American University of Bulgaria, Bulgaria; https://orcid.org/0000-0001-6186-3668
Bibliographic citation: (ISSN 2657-9774) Educational Role of Language Journal. Volume 2023-2(10). THE EMOTIONAL DIMENSION OF LANGUAGE AND OF LINGUISTIC EDUCATION, pp. 7-20.
This study focuses on the role of affects in additional language learning in the context of mobility. The starting point is the discovery of Francophone migrant literature by intermediate-level learners of French at an international university in Bulgaria. It concerns in particular the encounter with the Hungarian-Swiss writer Agota Kristof and her autobiographical text “L’Analphabète” [The Illiterate], which reveals a polarized attitude towards languages that have marked her life and career. Brought to reflect on the tension behind the way the author qualifies languages as “enemies” or “friends”, the learners share their own attitudes towards the languages of their repertoires through reflective drawings (language portraits), autobiographical narratives, and semi-structured interviews. Qualitative analysis of the collected data was conducted to examine in what ways students express their affects relating to languages with different status and how their attitudes are connected to the mobilities and other significant changes they have experienced. The results indicate that the participants express predominantly positive affects. All are attached to their initial languages, although this strong identification may be destabilizing in critical situations like mobilities abroad and significant life changes. English has an important place in the learners’ identity and is related to fluency, comfort, desire, and various opportunities. French is cherished mostly for its aesthetic values, although pleasure is often mixed with anxiety due to the lower levels of proficiency. Students feel attracted to additional languages, which they connect to cultural and leisure activities but have omitted other languages from their repertoires since they do not feel strongly attached to them. It appears that both teachers and learners can benefit from the multimodal autobiographical approach as it allows to explore the complexity of the learners’ plurilingual repertoires, the stories behind their construction, and the affects related to this process.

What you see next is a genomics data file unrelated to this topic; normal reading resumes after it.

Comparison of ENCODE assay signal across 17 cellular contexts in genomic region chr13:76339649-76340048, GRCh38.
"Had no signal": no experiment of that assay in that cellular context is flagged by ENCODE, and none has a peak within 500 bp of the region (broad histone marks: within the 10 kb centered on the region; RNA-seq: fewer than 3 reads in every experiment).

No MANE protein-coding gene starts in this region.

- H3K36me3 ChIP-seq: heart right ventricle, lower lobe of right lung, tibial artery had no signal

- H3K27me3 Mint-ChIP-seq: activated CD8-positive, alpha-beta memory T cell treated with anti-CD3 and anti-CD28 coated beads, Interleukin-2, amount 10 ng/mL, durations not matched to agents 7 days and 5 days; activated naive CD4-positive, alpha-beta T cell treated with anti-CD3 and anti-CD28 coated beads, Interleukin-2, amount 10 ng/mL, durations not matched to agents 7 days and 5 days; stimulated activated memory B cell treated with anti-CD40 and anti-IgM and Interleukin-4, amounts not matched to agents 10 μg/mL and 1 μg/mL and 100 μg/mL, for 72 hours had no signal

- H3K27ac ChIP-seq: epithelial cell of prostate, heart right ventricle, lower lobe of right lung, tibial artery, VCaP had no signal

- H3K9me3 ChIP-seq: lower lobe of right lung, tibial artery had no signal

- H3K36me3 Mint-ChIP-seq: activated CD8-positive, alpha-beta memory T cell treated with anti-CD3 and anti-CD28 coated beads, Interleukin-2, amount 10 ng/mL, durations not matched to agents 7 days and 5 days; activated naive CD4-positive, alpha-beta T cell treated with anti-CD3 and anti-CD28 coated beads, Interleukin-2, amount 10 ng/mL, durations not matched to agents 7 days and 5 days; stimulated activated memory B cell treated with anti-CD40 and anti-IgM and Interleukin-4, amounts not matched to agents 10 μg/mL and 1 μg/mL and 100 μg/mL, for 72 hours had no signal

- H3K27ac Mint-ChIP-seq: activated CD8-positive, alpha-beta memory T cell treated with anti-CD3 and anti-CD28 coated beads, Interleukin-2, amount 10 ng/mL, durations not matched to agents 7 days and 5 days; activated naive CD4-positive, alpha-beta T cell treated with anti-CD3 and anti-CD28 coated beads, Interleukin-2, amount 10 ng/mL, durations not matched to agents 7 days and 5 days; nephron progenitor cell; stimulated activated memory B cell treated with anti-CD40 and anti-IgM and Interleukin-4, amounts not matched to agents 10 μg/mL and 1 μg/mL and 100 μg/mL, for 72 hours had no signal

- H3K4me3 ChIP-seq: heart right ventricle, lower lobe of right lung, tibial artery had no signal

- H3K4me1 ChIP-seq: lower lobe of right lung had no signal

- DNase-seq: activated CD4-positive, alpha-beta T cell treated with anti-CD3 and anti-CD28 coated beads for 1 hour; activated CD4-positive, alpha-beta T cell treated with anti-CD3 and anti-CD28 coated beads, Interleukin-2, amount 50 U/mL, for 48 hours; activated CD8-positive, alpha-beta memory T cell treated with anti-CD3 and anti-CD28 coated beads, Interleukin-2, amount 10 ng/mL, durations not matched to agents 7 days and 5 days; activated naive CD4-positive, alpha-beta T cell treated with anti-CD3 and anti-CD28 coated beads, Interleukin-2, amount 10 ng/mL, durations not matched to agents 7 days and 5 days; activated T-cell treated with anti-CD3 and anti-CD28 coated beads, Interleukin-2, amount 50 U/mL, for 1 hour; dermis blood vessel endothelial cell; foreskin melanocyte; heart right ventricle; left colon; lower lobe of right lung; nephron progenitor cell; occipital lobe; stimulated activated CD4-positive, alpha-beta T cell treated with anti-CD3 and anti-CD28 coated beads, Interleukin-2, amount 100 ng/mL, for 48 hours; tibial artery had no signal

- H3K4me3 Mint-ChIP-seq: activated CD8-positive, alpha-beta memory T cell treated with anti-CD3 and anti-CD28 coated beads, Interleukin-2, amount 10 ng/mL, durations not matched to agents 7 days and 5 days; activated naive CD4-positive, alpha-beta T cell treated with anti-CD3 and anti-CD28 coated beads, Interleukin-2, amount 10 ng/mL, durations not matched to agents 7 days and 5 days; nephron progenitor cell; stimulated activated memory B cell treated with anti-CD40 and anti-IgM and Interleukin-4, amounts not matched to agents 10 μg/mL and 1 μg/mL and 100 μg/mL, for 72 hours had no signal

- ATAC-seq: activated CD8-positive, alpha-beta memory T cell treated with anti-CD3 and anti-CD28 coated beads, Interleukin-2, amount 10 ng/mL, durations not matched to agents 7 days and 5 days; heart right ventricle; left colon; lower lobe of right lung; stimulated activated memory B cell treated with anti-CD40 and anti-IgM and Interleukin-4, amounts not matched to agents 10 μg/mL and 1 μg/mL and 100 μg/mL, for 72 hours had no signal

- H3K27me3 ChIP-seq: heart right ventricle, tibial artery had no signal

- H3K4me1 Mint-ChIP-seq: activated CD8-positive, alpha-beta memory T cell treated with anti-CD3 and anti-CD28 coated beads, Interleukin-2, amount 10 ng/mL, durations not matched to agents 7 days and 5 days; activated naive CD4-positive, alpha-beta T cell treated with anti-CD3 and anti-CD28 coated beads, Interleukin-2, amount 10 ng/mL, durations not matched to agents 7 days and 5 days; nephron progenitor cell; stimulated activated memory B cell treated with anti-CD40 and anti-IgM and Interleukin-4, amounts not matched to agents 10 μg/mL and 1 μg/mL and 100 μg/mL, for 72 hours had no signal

Keywords: additional language, affects, language portrait, migrant literature, mobility, multimodality, plurilingualism
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